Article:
NADPH oxidase subunits (NOX-1, p22(phox), Rac-1) and tacrolimus-induced nephrotoxicity in a rat renal transplant model

Department of Medicine, University of Maryland, Baltimore, Baltimore, Maryland, United States
Nephrology Dialysis Transplantation (Impact Factor: 3.58). 03/2007; 22(2):376-85. DOI: 10.1093/ndt/gfl608
Source: PubMed


TGF-beta and oxidative stress are known mediators of renal injury. However, the precise mechanisms by which TGF-beta and oxidative stress may be involved in the development of nephrotoxicity are not known. We examined whether anti-TGF-beta antibody limits nephrotoxicity produced by tacrolimus (TAC) and whether this altered genes that regulate oxidative stress.
Renal transplants were performed in Wistar-Furth and Lewis rat strains. Groups included: isograft controls; untreated allografts; allografts treated with 0.25 mg/kg TAC till 90 days with or without 1.0 mg/kg anti-TGF-beta antibody or control antibody. Serum creatinine and BUN levels and renal histology were determined. Real time PCR and western analysis were used to quantify mRNA and protein expression.
BUN and creatinine were elevated in TAC-treated rats. TAC increased expression of TGF-beta (37-fold) and NADPH oxidase subunits, NOX-1 (18-fold), p22(phox) (31-fold) and Rac-1 mRNA (20-fold), respectively. Contrariwise, expression of antioxidant genes, superoxide dismutase (SOD) and thioredoxin (TRX) was decreased. Anti-TGF-beta antibody but not control antibody reversed the TAC-induced changes in gene expression, renal histology and function.
Our findings suggest a potential for anti-TGF-beta antibody as a novel adjunct therapeutic tool to prevent TAC-induced nephrotoxicity in transplant recipients. The mechanism of protection involves suppression of TGF-beta and the expression of genes that regulate oxidative stress. Moreover, the specific up-regulation of NOX-1, a non-phagocytic NADPH oxidase subunit and its reversal by anti-TGF-beta antibody strongly implicates for the first time the up-regulation of renal parenchymal cell NADPH oxidase in the aetiology of immunosuppression-induced nephrotoxicity.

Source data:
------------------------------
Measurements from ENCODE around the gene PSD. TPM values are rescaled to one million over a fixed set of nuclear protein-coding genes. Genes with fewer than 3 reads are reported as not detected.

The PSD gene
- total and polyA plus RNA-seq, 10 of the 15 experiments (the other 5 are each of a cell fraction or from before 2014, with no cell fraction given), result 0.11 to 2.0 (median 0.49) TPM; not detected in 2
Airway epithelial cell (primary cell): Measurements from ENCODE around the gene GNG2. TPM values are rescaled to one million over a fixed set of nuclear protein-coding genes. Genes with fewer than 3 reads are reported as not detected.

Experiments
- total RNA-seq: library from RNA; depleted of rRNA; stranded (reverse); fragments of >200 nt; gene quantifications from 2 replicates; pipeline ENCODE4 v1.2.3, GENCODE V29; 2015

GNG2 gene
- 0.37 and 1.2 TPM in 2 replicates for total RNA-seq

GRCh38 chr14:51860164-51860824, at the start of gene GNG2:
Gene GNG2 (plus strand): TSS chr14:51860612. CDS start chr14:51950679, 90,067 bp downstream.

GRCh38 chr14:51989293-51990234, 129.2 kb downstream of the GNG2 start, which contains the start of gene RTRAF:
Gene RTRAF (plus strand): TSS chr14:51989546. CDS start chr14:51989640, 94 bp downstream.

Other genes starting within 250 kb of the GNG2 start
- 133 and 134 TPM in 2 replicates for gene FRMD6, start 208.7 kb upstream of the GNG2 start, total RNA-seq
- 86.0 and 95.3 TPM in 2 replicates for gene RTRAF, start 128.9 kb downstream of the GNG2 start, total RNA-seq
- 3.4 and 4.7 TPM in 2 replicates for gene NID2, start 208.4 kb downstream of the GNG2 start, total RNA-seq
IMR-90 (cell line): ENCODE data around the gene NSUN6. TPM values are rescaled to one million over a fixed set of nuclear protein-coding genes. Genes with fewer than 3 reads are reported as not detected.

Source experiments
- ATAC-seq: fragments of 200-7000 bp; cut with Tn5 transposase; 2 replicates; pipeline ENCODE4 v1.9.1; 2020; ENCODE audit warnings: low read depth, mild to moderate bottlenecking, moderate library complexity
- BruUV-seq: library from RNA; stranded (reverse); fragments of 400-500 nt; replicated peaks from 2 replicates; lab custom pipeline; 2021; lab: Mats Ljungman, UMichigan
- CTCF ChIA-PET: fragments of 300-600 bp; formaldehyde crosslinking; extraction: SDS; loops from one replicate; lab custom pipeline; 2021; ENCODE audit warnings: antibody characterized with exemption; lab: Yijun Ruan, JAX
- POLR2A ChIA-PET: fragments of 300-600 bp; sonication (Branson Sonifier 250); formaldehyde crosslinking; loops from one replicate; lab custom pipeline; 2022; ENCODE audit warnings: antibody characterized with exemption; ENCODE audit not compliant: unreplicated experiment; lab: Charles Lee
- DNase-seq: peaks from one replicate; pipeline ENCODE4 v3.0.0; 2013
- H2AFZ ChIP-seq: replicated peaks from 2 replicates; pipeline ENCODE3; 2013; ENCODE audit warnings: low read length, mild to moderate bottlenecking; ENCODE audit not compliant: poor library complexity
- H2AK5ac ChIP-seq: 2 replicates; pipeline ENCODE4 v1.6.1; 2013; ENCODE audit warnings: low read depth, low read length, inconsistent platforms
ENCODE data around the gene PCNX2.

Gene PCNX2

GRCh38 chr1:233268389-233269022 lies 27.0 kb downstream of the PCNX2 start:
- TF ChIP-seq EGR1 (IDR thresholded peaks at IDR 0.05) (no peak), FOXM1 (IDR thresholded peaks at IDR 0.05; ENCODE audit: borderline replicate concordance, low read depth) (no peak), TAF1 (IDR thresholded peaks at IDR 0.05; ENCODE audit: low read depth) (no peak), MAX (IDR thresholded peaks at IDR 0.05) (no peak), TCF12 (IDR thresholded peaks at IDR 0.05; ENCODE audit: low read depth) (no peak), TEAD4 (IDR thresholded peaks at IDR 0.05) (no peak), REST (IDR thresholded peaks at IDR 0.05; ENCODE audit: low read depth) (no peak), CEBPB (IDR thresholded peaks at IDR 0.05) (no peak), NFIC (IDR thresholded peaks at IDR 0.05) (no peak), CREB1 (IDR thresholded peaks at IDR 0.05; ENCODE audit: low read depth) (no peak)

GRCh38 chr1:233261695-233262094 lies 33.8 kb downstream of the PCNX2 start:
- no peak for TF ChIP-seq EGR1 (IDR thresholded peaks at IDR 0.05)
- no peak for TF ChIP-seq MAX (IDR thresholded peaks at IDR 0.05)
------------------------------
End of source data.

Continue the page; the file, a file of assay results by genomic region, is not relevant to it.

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    • "Several factors may contribute to the underlying mechanisms of nephrotoxicity, which include increased production of vasoconstriction factors, such as endothelin or thromboxane, and a decrease in vasodilation factors like prostacyclin, prostaglandin E2, and nitric oxide. TAC also has the ability to produce reactive oxygen species (ROS) via activation of NADPH oxidase pathway and cause disturbance in antioxidant defense which may be responsible for nephrotoxicity [7]. It has been reported that treatment with TAC leads to impairment in renin-angiotensin system (RAS) which may mediate nephrotoxicity [8] [9] [10]. "
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    ABSTRACT: Tacrolimus, a calcineurin inhibitor, is clinically used as an immunosuppressive agent in organ transplantation, but its use is limited due to its marked nephrotoxicity. The present study investigated the effect of olmesartan (angiotensin receptor blocker) on tacrolimus-induced nephrotoxicity in rats. A total of 24 rats were divided into four groups, which included control, tacrolimus, tacrolimus + olmesartan, and olmesartan groups. Tacrolimus-induced nephrotoxicity was assessed biochemically and histopathologically. Tacrolimus significantly increased BUN and creatinine level. Treatment with olmesartan reversed tacrolimus-induced changes in the biochemical markers (BUN and creatinine) of nephrotoxicity. Tacrolimus significantly decreased GSH level and catalase activity while increasing MDA level. Olmesartan also attenuated the effects of tacrolimus on MDA, GSH, and catalase. In tacrolimus group histological examination showed marked changes in renal tubule, mitochondria, and podocyte processes. Histopathological and ultrastructural studies showed that treatment with olmesartan prevented tacrolimus-induced renal damage. These results suggest that olmesartan has protective effects on tacrolimus-induced nephrotoxicity, implying that RAS might be playing role in tacrolimus-induced nephrotoxicity.
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    • "For instance, different members of the NADPH oxidase family have been recently related to TGF-β-induced signaling in different models. Effects in differentiation of cardiac fibroblasts [46], proliferation of pulmonary artery smooth cells [47] and nephrotoxicity [48] are controlled by a TGF-β-NADPH oxidase-dependent pathway. "
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